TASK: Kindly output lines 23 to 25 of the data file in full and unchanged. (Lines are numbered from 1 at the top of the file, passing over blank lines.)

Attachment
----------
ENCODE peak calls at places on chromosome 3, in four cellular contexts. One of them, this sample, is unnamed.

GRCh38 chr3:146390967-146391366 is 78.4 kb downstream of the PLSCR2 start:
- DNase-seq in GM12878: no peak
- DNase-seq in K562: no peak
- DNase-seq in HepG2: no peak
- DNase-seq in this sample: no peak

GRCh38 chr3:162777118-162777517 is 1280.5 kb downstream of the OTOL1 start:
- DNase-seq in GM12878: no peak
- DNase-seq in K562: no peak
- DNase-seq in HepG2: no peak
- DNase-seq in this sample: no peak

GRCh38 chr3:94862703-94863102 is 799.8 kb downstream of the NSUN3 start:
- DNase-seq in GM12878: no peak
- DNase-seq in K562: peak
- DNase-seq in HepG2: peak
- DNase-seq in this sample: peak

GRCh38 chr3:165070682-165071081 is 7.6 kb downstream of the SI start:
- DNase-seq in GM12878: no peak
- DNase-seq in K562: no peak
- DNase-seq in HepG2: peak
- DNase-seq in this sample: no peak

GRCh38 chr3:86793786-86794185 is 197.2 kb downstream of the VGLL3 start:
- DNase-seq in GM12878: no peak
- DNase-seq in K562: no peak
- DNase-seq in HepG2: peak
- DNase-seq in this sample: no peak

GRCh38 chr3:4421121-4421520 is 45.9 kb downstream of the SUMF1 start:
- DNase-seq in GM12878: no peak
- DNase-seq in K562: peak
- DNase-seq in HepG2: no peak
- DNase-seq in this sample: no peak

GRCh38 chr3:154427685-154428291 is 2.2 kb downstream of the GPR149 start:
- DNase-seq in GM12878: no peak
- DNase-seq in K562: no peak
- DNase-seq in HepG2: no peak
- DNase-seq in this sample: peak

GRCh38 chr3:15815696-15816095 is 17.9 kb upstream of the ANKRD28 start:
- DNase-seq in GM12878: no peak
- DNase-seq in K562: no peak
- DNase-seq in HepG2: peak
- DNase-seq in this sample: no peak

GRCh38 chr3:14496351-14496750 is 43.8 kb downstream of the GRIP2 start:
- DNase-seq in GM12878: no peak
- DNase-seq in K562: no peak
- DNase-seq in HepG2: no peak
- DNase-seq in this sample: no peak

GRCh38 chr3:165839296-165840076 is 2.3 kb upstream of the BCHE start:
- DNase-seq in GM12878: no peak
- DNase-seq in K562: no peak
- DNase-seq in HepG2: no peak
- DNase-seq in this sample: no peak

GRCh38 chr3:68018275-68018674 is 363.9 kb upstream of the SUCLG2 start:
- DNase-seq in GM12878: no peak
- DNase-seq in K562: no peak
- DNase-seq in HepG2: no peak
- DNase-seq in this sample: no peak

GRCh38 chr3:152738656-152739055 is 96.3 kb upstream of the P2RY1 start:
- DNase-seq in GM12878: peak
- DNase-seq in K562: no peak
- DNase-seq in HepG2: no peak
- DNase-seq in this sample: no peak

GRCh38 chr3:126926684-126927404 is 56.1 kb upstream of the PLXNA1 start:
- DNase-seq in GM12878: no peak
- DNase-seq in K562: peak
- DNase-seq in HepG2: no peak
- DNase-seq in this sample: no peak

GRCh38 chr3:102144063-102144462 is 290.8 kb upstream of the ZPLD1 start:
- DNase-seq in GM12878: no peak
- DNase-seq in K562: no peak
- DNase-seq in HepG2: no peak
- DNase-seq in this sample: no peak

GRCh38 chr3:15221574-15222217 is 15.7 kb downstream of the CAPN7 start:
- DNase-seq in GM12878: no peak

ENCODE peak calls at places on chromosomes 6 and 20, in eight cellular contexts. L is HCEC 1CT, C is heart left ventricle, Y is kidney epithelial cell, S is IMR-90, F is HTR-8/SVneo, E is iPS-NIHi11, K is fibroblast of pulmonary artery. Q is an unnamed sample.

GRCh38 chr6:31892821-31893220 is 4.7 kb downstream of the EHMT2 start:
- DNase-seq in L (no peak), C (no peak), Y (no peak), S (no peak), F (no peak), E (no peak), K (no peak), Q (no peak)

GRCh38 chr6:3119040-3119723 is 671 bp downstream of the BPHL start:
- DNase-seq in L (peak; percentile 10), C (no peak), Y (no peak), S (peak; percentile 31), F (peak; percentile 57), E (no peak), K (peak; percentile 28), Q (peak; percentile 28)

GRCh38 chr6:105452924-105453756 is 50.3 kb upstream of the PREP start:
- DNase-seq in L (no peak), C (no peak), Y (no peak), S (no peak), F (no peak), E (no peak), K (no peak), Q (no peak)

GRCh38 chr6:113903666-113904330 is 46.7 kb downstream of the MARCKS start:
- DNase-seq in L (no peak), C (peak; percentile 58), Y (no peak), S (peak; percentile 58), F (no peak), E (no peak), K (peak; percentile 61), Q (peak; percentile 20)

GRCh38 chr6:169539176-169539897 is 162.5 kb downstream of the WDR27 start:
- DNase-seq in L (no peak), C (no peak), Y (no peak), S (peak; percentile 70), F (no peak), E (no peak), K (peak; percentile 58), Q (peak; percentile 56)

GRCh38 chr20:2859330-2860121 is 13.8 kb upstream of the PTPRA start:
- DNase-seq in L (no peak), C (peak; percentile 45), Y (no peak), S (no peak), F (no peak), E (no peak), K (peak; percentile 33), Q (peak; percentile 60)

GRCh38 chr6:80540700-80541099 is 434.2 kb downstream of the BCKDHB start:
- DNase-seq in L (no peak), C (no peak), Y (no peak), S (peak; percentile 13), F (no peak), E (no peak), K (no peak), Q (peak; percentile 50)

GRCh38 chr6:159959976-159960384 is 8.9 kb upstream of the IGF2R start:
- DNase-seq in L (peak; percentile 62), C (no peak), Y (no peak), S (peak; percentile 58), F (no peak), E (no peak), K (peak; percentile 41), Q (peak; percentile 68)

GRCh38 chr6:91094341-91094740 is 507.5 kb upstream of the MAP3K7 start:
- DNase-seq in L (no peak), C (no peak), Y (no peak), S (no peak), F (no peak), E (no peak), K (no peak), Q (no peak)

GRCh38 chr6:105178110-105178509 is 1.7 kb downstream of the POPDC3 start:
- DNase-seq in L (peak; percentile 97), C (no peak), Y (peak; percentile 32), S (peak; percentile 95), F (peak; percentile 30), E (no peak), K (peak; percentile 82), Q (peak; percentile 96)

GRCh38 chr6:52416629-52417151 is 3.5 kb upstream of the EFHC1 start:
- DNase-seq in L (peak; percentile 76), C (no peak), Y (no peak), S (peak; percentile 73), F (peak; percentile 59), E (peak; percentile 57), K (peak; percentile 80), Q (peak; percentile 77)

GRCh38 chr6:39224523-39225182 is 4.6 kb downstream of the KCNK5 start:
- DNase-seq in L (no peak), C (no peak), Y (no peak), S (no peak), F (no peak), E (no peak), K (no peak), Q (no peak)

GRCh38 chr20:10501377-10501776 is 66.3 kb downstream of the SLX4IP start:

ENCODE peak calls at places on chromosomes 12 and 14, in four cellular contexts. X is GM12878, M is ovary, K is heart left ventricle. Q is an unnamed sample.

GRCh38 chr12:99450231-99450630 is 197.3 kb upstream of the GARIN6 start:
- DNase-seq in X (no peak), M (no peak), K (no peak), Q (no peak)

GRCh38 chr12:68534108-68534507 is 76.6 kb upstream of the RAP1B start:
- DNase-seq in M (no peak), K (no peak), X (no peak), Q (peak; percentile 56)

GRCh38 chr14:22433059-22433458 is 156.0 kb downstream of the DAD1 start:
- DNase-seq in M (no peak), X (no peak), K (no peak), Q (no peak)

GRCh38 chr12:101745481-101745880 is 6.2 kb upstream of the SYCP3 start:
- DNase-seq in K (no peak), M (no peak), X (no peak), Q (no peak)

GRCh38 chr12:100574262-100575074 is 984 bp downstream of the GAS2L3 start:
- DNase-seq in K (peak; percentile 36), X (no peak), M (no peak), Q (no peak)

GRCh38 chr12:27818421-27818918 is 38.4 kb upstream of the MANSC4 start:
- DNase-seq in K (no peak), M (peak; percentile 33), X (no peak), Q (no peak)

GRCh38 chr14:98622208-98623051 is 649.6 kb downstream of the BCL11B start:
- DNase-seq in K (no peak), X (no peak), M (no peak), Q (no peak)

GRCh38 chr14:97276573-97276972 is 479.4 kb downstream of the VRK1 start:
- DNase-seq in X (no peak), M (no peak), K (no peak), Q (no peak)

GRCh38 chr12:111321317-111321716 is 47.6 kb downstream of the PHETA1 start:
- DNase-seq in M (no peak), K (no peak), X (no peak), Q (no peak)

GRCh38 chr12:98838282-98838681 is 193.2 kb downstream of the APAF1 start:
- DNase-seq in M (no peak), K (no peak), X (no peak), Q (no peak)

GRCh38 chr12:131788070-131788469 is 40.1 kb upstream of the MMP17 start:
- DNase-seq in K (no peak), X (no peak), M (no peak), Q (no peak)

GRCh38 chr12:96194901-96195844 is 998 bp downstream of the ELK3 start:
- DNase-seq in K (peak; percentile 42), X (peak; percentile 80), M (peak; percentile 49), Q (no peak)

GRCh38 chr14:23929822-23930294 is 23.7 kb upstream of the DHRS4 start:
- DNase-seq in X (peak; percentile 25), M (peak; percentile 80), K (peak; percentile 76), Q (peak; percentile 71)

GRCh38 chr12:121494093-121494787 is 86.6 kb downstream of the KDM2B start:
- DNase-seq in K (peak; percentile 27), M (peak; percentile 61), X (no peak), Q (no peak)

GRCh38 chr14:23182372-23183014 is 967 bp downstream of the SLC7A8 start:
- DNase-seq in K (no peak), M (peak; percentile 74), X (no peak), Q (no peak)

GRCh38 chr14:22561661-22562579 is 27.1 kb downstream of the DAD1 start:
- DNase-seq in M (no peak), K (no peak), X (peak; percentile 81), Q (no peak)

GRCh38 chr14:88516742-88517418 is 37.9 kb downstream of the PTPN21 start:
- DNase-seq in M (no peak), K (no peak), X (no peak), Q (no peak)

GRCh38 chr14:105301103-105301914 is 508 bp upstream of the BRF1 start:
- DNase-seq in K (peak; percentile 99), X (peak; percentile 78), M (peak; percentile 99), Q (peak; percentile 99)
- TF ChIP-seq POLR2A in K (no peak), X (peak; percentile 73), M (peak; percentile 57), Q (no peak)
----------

- DNase-seq in GM12878: no peak
- DNase-seq in K562: no peak
- DNase-seq in HepG2: peak